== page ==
Thales Blog

From The Horse's Mouth: What We Learned About Insider Threats

October 10, 2013

Screen Shot 2013-10-10 at 1.43.32 PMWhen you're in any industry for awhile, there are obvious truths that you (mistakenly) think everyone understands. With the spectacularly well-covered Edward Snowden/NSA incident a few months ago, I was certain that everyone in enterprise and government IT would understand the magnitude of risk posed by insider threats, and the vital importance of protecting sensitive data. As it turns out, I wasn't even half right.

In some research Vormetric just conducted with Enterprise Strategy Group on the state of insider threats, a whopping 73% of the 700+ IT decision makers responding said that they didn't block privileged user access to sensitive data. (And, yes, our survey was conducted after the Snowden breach was all over the media.) Despite the possibility of rogue administrators and widespread recognition that privileged users are the #1 target for bad actors, organizations still don't have their act together when it comes to data security.

Perhaps that's because the job of securing all that data seems so daunting. In our research, 54% of respondents said they felt insider threats are more difficult to detect than they were 24 months ago. Why? The top three reasons we were given were: 1) cloud computing and virtualization; 2) more employees, contractors and business partners with access to data; and 3) growth in network activity. This definitely jibes with what I hear when I talk to prospective customers; cloud security is a huge concern and organizations of all sizes are searching for the best possible way to make their infrastructure (and those managing it) blind to the data itself.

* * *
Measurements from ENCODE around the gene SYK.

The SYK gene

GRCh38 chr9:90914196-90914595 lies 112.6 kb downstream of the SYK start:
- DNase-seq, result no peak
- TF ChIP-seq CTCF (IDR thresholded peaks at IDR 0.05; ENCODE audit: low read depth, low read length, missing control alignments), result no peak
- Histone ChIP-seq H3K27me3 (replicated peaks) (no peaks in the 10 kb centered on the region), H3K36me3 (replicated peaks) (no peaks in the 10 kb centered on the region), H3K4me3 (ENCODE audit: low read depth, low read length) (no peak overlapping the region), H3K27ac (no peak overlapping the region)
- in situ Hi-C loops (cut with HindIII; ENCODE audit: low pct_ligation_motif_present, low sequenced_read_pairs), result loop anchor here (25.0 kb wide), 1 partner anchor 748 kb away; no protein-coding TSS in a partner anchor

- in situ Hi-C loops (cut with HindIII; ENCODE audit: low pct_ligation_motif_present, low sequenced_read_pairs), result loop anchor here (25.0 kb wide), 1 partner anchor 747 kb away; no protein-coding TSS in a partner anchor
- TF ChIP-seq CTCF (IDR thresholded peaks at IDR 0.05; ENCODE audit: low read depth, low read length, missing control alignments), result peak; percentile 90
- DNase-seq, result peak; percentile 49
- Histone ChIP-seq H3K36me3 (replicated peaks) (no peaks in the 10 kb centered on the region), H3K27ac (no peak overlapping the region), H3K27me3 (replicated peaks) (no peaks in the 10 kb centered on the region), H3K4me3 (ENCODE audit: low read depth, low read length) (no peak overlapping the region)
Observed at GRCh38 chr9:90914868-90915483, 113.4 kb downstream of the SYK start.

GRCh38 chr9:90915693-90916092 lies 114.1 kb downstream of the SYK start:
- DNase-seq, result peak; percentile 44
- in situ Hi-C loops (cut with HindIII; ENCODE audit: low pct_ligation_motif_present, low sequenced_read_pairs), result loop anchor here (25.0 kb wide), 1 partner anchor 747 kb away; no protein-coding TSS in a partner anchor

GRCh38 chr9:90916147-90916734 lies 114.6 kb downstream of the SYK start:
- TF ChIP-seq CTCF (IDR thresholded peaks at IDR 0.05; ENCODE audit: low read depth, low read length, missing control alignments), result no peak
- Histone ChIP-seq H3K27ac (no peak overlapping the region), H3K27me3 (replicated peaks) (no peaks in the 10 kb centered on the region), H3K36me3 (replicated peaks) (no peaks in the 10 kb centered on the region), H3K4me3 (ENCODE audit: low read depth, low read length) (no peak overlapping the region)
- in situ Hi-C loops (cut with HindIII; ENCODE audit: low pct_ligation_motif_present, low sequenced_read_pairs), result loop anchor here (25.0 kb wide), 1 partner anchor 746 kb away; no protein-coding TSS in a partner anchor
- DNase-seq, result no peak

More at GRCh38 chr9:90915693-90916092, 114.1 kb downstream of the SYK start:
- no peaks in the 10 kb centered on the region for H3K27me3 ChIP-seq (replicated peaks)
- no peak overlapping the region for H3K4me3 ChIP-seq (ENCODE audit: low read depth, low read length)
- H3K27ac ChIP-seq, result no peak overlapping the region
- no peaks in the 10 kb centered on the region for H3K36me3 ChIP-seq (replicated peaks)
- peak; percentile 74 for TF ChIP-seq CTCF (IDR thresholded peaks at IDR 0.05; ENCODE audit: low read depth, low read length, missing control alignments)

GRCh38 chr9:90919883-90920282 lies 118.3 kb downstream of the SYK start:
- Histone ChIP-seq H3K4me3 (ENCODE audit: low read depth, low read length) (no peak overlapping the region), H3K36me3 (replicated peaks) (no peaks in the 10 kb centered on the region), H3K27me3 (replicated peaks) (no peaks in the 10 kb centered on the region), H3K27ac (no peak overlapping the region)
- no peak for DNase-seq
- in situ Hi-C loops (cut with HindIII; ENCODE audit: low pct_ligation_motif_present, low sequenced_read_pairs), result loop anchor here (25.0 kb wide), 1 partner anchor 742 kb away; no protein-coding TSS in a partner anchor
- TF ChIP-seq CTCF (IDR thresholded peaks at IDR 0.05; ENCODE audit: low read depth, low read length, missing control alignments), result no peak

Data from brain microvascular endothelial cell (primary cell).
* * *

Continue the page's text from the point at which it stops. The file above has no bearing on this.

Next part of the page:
One odd finding in our research was that spend is still gravitating toward the perimeter, despite overwhelming evidence that perimeter security is failing. The bottom line: 90% of the time, APT breaches involved stolen credentials. There's no question that it's time to start protecting sensitive data at its source.

Happily, a growing number of forward-thinking IT shops are beginning to take a "data-centric" view of security. Our research showed a distinct shift toward data security: a full 56% of the respondents said they use network monitoring tools to detect inside attacks; 40% are now monitoring privileged user activities; and 45% are reviewing sensitive data at least weekly. It's not where we need to be, but it's a promising start.

If you're looking for some practical advice on how to thwart external attackers and reduce the insider threats, take a look at Derek Tumulak's blog post. Or, feel free to visit the Vormetric website for additional information on >combatting insider threats.